Concepts and methods of ‘participation’ are used increasingly to shape policy and deliver services. Such approaches throw new light on complex interactions within and between society and state institutions at all levels. They lead to questions about how different kinds of knowledge and values shape policy choices. What are the societal and political processes through which power operates that inform whose voice is heard and whose is excluded? What is power? Is it about making people act against their best interests; or is it the glue that keeps society together? What are the connections between power and social change? These questions are at the core of research and teaching by the Participation, Power and Social Change Team at IDS, and this IDS Bulletin presents current work on the practice of power in development and the entry points for change. Contributions to this issue, and ways in which power is interrogated, are very varied – despite a shared commitment to exploring its meaning for social change. In categorising power in the way the team has, the intention has not been to offer a comprehensive or exclusive framework for analysis. Rather, a positive spiral between reflection and transformation is constructed, concluding that the role of the action researcher/teacher is to explore with others how power can be harnessed for change, and to work alongside them in tracing and learning from the myriad of micro-level efforts, successes and failures.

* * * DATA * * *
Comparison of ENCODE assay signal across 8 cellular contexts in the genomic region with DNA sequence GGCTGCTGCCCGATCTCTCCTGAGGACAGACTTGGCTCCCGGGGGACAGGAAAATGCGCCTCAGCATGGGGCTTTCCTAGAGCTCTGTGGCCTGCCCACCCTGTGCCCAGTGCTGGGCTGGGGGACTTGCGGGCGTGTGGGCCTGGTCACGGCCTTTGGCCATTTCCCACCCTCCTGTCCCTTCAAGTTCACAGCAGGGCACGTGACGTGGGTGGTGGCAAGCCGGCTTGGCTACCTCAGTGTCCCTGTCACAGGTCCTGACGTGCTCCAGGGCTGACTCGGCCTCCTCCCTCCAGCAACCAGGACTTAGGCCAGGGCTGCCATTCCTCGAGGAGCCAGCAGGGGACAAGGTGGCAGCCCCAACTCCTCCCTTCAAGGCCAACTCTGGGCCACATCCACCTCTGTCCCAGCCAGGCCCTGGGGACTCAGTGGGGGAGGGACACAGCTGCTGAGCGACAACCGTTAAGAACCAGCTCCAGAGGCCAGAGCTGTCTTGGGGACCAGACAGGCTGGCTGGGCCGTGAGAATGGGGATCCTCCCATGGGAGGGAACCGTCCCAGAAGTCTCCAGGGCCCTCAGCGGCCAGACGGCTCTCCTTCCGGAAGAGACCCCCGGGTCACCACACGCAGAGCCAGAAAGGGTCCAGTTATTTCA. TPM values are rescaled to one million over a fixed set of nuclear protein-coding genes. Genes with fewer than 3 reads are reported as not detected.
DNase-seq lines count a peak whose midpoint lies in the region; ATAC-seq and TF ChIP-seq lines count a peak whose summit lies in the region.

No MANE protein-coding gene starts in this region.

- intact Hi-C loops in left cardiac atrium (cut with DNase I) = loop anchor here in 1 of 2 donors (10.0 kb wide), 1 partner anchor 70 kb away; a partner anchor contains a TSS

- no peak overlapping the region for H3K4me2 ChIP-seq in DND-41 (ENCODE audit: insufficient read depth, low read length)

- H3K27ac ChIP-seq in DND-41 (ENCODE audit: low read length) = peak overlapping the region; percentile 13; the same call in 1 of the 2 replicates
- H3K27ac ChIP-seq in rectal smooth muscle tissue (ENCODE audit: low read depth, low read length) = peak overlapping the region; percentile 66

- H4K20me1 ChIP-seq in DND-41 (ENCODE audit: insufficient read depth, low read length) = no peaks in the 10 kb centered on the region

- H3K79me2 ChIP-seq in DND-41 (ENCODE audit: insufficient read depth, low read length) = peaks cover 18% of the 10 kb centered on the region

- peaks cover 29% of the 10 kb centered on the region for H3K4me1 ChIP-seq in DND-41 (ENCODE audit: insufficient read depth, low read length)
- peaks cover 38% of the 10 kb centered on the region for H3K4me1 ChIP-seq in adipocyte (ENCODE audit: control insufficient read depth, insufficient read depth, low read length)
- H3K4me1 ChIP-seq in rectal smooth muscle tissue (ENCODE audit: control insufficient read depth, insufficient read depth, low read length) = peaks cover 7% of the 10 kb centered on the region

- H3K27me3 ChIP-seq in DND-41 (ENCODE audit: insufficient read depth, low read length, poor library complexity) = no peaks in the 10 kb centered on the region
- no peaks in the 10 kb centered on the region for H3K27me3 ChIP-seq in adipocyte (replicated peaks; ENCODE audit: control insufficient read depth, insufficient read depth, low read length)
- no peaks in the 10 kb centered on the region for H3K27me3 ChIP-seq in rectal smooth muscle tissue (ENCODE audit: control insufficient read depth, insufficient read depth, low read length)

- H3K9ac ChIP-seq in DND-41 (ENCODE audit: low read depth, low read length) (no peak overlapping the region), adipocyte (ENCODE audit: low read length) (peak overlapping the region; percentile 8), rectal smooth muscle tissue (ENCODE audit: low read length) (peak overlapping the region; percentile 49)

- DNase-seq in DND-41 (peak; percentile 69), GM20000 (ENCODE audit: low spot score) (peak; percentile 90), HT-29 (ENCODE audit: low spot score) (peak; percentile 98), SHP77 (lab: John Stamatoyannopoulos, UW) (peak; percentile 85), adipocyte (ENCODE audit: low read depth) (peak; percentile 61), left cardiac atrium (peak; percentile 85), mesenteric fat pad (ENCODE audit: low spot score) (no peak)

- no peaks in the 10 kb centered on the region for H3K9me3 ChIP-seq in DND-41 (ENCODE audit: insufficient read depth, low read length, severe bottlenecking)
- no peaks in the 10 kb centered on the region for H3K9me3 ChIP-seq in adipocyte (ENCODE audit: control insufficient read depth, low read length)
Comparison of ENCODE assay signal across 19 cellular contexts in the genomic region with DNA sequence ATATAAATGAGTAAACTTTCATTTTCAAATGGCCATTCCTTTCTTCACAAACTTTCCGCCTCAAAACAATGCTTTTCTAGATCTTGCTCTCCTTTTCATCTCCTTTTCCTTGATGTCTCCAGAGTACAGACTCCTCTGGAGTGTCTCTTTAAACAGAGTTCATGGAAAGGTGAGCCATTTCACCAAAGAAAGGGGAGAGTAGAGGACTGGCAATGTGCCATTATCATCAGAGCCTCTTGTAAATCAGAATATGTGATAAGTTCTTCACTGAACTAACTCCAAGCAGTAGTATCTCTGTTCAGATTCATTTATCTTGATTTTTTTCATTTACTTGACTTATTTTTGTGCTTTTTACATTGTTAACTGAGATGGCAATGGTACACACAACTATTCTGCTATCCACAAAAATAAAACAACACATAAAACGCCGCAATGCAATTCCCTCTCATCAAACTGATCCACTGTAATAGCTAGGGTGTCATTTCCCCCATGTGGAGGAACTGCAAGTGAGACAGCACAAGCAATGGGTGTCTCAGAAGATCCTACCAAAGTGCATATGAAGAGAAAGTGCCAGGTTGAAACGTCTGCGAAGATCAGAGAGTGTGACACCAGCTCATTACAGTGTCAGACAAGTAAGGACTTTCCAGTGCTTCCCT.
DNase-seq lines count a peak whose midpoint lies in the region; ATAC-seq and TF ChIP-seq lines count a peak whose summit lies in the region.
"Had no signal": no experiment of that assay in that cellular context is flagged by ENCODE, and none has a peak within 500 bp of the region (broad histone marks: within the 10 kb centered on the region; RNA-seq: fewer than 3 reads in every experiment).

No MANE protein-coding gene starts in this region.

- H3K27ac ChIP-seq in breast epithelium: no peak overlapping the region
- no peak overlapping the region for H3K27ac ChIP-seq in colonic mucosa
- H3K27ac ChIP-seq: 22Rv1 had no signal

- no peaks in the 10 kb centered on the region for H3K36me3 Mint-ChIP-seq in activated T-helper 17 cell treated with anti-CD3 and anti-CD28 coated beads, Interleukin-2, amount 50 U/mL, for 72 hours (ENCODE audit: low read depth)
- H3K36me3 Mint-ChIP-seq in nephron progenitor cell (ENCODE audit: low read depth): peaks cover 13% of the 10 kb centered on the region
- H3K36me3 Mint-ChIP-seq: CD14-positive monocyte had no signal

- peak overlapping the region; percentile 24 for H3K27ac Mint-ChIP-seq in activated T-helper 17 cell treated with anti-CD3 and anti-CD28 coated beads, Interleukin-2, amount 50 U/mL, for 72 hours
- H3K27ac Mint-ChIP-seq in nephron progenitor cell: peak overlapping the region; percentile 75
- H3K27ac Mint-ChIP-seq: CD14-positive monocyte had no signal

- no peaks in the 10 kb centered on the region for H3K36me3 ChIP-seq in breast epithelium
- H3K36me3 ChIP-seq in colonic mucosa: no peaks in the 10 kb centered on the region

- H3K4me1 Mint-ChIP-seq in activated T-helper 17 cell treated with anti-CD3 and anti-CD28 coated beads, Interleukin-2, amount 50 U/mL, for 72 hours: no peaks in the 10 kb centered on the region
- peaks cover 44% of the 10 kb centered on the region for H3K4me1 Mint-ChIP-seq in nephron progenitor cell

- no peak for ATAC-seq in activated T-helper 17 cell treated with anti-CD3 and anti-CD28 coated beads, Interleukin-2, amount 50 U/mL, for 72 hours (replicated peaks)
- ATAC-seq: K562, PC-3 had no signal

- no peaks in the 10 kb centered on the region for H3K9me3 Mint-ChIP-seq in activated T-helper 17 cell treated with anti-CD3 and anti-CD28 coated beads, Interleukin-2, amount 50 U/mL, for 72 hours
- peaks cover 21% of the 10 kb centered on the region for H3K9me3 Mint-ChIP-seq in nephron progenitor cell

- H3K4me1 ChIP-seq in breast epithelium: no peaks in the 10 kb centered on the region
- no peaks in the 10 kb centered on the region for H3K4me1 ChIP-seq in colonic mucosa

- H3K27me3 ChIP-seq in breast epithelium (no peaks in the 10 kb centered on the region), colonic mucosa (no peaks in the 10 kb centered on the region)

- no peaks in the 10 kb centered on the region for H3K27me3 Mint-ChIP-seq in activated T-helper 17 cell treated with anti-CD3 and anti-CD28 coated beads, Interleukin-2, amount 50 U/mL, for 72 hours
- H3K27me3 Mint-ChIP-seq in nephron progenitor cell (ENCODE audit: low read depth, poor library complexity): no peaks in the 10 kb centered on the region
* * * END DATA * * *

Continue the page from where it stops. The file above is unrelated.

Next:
In recent years there has been a major shift in attitudes to community involvement in health care. Approaches that saw communities primarily as passive recipients of health care have given way to those which seek to make more of the potential that more active community participation might offer for enhanced accountability and improved responsiveness of services. With this shift has come a greater emphasis on issues of governance and on institutional dimensions of participation, whilst the introduction of partnership models in the health sector has further increased debates about participation in health care. In 1999 the IDS Participation and Health and Social Change groups convened a workshop to share experiences of the use of participatory approaches in enhancing accountability in the health sector and to explore some of these challenges. The fifteen articles in this Bulletin reflect some of the richness of experience on the ground in building effective participation as well as some of the many issues that arise in moving towards more active citizen engagement with service provision. They draw experience from current work in countries such as Zimbabwe, Cambodia, China, Nepal, Zambia and Pakistan to reflect on links between participation, accountability and improvements in health.